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Re: mainstreaming- new thread


Date: Sat Oct 20 2001 - 19:38:08 PDT

My Art 1 is loaded with special needs students (at least 20% of my class).
Unfortunately for them, my curriculum is set up as college prep coursework
which means concepts are progressive and there are specific objectives within
my coursework that must be met before a student moves on to Art 2. I find
myself falling behind schedule to allow extra time for these students to
understand the idea and complete the work. While I work with these students,
my main students are idle and bored. Some even get antsy and end up getting
into trouble because of my immersion with the special ed students. I have
various vocabulary worksheets and Art puzzles but unfortunately, they're
pretty much puzzled and worksheeted out. So, I try and move them along as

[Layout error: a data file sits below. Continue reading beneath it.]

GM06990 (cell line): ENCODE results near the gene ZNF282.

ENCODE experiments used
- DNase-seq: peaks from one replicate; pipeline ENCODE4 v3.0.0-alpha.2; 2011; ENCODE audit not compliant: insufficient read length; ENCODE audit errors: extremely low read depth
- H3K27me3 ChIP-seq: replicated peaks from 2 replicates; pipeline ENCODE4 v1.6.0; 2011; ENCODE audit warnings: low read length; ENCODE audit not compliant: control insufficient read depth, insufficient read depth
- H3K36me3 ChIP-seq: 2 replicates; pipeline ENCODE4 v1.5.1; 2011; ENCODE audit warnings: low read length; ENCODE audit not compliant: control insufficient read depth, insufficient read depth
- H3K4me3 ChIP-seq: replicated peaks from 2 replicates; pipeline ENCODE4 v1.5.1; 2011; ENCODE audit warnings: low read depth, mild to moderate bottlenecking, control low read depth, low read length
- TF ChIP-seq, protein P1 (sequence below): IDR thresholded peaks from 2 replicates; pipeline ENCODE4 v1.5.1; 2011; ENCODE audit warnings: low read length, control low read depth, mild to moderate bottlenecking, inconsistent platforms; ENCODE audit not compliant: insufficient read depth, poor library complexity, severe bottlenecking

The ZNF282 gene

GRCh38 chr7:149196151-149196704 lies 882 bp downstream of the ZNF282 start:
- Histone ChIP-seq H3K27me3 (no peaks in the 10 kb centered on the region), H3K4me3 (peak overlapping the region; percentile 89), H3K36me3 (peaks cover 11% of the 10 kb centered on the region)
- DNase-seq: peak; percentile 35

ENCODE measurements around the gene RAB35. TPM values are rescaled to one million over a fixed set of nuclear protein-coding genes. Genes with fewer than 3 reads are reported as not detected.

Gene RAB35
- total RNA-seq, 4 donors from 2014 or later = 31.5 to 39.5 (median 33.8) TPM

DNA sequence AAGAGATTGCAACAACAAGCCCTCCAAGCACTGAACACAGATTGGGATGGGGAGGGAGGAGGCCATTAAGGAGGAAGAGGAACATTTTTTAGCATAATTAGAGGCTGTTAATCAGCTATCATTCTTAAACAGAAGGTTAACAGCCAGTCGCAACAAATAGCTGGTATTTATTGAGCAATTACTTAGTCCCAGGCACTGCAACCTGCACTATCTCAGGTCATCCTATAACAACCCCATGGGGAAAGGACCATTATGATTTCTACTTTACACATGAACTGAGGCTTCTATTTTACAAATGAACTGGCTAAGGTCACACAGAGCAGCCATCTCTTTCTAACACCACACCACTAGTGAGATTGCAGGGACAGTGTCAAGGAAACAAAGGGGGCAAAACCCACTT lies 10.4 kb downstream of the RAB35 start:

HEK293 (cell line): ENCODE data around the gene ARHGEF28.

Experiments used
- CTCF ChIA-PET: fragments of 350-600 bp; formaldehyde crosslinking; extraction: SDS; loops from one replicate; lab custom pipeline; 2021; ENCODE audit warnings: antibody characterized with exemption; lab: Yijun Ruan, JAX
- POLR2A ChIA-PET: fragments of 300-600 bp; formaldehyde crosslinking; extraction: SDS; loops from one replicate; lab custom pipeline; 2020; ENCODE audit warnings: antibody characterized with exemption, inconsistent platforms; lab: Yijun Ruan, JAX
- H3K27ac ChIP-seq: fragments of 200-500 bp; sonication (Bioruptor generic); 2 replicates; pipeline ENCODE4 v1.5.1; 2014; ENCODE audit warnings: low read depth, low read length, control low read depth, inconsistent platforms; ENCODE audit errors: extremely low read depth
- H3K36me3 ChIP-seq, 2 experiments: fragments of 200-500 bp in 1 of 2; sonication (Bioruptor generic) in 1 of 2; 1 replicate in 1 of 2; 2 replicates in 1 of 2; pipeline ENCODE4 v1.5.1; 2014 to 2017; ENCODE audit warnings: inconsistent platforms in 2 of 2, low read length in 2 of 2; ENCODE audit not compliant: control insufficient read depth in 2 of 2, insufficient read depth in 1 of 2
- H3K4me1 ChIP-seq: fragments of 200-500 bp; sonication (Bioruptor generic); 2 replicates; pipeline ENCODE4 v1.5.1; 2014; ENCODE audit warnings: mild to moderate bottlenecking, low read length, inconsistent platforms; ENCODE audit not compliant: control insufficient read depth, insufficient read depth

quickly as I can and modify my grading for them. Do they get to do "fun"
things-NO not in their eyes because I am focusing on preparing the kids for
college and these kids more than likely will never go there- at least for
art. But they have no where else to put them so the counselors schedule them
in art. I do what I can but speak to the councilors and tell them-even
though I may give them a B- they should NOT take Art 2 because the
environment is much different (competitive) and the requirements will not be
modified for them. The teacher before me would not even allow special ed
students entry into his program- he hand picked his students and would only
choose those who had a certain level of skill. I suggested a seminar for
those students will special needs where they could do more hands on projects
at a slower pace but my schedule is pretty much filled and they are not going
to hire another teacher. So mainstreamed they stay. I have never thought it
was a good idea to blend these student together in a high school class (I
have had lots and lots of training in college for teaching special ed
students and know all the research-thank you). I think they should have
their own curriculum at the high school level and be taught separately from
the others in an environment that is not as critical and competitive -kind of
like their general ed studies.
Kathy in Kalamazoo